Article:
FMQs: Douglas Ross and Humza Yousaf clash over 'extreme' High Protected Marine Areas plan
Humza Yousaf must "do the right thing" and scrap "extreme" fishing ban plans opposed by coastal communities, Douglas Ross has said.
The Scottish Conservative leader told First Minister's Questions that SNP backbenchers are amongst those opposed to plans to set up Highly Protected Marine Areas (HPMAs) around Scotland.
The policy is backed by the Scottish Greens and aims to boost biodiversity. Yousaf said these will not be imposed "on any community that vehemently opposes" them.
However, Ross said Yousaf "should be worried about the response from his own backbenches" after six SNP MSPs rebelled in a vote on the matter.
Former ministers Kate Forbes, Fergus Ewing, Alasdair Allan voted against the Scottish Government, while Ash Regan, Annabelle Ewing and Christine Grahame abstained.
Referring to the Gender Recognition Reform Bill vote in which nine SNP MSPs rebelled against the Sturgeon administration, Ross said: "It took Nicola Sturgeon eight years to have our first major rebellion within the SNP ranks; it's taken Humza Yousaf less than eight weeks to achieve the same.
"He's clearly losing his grip on his party because he insists on pursuing these extreme policies that are opposed by the very communities he wants to impose them on. These reckless plans would ban fishing across much of our sea. It will put thousands of jobs at risk, and it would devastate coastal, rural and fishing areas.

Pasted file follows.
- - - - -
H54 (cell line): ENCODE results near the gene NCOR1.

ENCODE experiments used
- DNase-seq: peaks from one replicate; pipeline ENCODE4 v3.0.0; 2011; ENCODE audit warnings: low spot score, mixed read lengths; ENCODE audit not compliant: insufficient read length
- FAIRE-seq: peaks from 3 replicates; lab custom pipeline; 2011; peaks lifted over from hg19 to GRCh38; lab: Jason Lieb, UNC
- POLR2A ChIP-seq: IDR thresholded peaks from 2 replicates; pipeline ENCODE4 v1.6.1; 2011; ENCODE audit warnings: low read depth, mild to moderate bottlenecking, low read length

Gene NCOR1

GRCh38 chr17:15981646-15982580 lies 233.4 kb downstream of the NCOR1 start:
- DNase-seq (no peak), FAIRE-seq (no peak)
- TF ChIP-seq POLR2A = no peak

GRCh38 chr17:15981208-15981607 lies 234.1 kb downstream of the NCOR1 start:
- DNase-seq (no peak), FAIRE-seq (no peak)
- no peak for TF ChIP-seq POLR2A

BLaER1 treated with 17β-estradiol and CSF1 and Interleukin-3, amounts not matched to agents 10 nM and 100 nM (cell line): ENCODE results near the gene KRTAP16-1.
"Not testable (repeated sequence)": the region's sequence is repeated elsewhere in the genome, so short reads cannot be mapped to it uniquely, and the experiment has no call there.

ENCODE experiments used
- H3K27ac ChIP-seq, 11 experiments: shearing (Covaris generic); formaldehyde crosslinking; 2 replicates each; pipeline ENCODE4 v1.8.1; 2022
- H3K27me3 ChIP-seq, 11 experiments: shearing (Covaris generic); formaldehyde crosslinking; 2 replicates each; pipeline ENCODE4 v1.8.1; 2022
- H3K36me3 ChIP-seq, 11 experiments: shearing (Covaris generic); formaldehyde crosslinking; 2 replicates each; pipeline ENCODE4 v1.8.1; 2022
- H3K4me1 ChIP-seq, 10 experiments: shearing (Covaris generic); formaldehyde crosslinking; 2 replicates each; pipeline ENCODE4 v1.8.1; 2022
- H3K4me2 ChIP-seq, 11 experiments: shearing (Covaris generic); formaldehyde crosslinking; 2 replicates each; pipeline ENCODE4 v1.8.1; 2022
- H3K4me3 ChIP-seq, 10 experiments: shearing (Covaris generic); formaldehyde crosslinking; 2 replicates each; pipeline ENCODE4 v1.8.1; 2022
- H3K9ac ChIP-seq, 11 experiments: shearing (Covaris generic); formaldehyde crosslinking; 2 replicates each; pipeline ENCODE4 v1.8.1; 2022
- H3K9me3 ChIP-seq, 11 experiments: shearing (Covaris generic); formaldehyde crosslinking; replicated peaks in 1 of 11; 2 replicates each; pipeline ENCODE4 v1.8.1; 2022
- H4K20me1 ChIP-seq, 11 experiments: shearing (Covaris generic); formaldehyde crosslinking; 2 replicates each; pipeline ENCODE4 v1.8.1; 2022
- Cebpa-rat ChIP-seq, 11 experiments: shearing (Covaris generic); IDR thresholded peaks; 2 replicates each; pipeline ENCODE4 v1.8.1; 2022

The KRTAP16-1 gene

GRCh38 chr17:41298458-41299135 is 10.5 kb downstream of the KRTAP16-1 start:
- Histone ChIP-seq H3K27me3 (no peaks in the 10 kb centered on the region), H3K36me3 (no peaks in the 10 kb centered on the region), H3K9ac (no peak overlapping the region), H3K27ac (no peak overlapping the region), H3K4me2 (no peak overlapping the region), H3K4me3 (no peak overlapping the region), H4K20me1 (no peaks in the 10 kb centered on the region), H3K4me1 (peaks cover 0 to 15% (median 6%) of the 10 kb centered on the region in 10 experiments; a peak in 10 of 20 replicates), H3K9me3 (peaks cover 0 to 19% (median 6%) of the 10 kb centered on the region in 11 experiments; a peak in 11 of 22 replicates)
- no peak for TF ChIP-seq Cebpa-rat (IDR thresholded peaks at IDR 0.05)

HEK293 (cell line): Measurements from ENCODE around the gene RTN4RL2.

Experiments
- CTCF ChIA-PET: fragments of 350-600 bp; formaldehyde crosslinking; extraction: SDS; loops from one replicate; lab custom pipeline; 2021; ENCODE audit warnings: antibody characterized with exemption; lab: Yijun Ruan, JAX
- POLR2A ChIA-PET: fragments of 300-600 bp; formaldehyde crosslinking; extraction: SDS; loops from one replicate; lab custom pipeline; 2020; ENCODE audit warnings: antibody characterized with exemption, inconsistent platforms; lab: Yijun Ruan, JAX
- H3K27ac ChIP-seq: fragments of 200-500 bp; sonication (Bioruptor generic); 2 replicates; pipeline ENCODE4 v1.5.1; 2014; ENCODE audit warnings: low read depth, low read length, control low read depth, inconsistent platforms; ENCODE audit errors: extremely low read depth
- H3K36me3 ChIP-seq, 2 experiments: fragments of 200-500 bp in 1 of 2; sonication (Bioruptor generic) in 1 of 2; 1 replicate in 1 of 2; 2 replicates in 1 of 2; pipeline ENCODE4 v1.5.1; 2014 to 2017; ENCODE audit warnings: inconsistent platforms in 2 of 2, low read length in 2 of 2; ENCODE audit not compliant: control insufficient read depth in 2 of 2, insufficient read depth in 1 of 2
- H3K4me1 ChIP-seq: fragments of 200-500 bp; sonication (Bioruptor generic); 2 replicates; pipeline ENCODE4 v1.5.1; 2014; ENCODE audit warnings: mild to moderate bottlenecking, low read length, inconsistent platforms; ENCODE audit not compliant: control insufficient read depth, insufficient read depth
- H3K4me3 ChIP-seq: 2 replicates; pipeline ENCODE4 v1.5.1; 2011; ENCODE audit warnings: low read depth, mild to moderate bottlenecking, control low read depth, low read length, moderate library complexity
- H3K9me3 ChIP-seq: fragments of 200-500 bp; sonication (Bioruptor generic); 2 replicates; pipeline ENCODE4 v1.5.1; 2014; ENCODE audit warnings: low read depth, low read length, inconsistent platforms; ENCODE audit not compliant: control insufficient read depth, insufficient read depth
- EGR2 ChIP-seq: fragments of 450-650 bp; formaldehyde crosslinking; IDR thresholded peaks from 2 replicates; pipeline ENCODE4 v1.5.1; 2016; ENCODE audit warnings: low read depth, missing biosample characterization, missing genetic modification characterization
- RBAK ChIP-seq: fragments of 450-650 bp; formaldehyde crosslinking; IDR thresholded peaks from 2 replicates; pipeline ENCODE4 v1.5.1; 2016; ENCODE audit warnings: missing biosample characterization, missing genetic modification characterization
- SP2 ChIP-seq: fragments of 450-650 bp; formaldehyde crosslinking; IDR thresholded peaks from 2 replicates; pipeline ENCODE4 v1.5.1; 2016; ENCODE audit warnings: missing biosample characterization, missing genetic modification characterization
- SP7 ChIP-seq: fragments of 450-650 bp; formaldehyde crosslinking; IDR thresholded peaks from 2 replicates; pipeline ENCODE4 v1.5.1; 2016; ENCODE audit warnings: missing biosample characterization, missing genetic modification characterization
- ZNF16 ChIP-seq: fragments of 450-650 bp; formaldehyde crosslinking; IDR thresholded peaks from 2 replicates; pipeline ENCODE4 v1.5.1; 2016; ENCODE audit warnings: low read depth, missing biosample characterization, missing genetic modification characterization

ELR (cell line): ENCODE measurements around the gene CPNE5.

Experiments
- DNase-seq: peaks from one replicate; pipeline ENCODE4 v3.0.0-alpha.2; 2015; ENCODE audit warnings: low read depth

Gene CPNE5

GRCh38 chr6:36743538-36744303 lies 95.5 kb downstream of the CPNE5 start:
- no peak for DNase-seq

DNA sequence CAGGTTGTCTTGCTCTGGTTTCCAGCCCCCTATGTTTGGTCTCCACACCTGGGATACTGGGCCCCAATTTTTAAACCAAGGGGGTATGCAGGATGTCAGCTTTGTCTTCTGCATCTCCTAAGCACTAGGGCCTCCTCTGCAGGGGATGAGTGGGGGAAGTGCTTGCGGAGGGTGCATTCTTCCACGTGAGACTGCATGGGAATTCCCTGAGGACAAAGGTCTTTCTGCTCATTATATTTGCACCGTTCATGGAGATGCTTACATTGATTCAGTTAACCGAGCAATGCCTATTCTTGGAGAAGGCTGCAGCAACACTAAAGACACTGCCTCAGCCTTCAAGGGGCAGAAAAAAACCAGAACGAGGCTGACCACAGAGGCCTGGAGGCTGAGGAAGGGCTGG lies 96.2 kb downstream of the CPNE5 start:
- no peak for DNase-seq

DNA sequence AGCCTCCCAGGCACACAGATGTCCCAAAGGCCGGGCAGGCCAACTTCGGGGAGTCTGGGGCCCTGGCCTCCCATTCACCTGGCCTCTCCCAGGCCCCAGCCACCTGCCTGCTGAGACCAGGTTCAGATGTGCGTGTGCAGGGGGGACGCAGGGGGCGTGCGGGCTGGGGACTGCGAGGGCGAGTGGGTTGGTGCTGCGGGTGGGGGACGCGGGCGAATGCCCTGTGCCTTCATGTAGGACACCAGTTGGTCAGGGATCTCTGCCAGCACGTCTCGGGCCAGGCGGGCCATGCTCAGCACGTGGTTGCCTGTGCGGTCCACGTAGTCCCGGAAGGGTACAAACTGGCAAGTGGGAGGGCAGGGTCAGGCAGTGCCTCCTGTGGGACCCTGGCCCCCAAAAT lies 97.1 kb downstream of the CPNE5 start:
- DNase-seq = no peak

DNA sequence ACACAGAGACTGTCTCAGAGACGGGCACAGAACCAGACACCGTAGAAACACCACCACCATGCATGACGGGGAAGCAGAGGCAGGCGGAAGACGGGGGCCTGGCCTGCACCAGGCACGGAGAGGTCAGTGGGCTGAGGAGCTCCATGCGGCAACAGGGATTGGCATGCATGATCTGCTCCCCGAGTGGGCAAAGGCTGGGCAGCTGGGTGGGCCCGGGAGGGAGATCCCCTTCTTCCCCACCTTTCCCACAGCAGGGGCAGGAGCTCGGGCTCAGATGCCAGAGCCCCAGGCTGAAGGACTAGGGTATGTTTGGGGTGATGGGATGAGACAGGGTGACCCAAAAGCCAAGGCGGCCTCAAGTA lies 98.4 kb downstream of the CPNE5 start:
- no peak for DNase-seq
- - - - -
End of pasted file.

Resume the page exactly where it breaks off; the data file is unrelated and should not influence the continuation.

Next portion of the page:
"Coastal communities, the fishing sector, and even Humza Yousaf's own MSPs have all called for the SNP Government to ditch their anti-fishing plans, yet the first minister is ploughing ahead regardless. So instead of arrogantly dismissing the many valid concerns as he's done so far, will he now do the right thing and scrap these plans?"
Yousaf said extensive consultation is taking place and HPMAs will not be forced upon communities.
The first minister said the introduction of HPMAs was a Tory manifesto pledge and accused Ross' party of "flip-flopping" on the issue.
Accusing Ross of having "lost faith in his own political party" and sending "the entire Easter recess urging his supporters to vote for the Scottish Labour party", he went on: "For Douglas Ross to stand there and talk about losing grip of a party when he has been leader, the Conservatives have had the longest attempted coup in Scottish political history. Why doesn't Jamie Greene or Liam Kerr just stand up and put Douglas Ross out of his misery?"